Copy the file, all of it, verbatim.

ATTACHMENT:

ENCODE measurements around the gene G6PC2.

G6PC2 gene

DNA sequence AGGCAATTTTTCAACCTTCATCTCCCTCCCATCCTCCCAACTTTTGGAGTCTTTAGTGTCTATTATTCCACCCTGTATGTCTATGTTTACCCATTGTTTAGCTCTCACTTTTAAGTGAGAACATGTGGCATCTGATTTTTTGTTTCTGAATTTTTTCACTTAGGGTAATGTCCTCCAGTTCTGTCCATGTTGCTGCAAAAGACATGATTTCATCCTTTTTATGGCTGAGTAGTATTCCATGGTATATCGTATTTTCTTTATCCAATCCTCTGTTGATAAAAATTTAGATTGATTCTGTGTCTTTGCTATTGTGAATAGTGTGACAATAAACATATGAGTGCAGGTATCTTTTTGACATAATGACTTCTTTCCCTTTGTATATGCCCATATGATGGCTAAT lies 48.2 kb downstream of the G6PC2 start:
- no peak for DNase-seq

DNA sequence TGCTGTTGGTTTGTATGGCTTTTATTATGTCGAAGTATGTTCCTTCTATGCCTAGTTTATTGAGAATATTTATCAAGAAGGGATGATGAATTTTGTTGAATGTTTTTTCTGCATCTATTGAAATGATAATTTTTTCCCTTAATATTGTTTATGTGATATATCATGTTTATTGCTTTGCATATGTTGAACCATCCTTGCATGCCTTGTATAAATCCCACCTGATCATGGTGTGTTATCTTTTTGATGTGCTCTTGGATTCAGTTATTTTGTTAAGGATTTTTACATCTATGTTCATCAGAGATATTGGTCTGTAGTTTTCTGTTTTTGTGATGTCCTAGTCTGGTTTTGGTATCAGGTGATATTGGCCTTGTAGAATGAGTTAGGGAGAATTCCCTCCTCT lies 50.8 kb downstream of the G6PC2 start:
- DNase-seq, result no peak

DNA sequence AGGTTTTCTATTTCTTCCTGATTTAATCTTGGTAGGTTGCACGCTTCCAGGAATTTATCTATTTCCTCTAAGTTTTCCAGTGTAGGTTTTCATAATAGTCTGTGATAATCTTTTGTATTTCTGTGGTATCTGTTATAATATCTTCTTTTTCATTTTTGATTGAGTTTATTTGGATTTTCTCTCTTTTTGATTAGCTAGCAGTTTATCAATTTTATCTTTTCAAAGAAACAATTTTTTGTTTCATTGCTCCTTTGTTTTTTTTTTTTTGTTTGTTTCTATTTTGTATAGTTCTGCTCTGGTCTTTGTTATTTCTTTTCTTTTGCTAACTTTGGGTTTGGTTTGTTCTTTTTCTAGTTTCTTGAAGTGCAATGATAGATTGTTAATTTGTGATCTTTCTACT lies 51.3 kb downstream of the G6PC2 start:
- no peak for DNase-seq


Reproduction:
ENCODE measurements around the gene G6PC2.

G6PC2 gene

DNA sequence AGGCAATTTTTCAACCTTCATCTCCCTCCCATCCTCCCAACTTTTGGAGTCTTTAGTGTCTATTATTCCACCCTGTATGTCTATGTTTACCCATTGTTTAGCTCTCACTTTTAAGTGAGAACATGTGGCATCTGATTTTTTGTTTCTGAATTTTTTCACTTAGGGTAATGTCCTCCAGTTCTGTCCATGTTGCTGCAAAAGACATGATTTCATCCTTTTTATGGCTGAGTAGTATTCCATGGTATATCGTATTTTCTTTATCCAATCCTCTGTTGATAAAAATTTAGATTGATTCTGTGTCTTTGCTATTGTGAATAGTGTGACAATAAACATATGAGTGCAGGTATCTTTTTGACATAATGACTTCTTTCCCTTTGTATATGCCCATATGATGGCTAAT lies 48.2 kb downstream of the G6PC2 start:
- no peak for DNase-seq

DNA sequence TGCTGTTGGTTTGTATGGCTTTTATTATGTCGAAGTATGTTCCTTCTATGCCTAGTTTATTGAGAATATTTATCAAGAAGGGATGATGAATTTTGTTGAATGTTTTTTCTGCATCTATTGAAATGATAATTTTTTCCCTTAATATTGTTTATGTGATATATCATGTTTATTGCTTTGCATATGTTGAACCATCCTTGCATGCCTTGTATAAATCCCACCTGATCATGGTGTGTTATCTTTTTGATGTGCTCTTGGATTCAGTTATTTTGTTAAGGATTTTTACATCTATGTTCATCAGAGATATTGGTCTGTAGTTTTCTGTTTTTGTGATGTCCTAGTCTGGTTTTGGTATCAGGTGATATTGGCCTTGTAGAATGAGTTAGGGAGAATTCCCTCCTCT lies 50.8 kb downstream of the G6PC2 start:
- DNase-seq, result no peak

DNA sequence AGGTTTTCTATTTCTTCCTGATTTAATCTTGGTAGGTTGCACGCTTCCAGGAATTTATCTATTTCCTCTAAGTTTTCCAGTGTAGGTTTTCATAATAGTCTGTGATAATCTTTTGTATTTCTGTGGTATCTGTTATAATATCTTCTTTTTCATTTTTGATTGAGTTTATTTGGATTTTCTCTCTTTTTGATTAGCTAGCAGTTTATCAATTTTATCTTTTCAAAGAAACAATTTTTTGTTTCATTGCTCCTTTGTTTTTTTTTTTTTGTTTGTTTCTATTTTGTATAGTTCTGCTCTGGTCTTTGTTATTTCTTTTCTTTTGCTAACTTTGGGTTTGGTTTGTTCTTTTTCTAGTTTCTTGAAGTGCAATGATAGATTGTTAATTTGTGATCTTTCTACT lies 51.3 kb downstream of the G6PC2 start:
- no peak for DNase-seq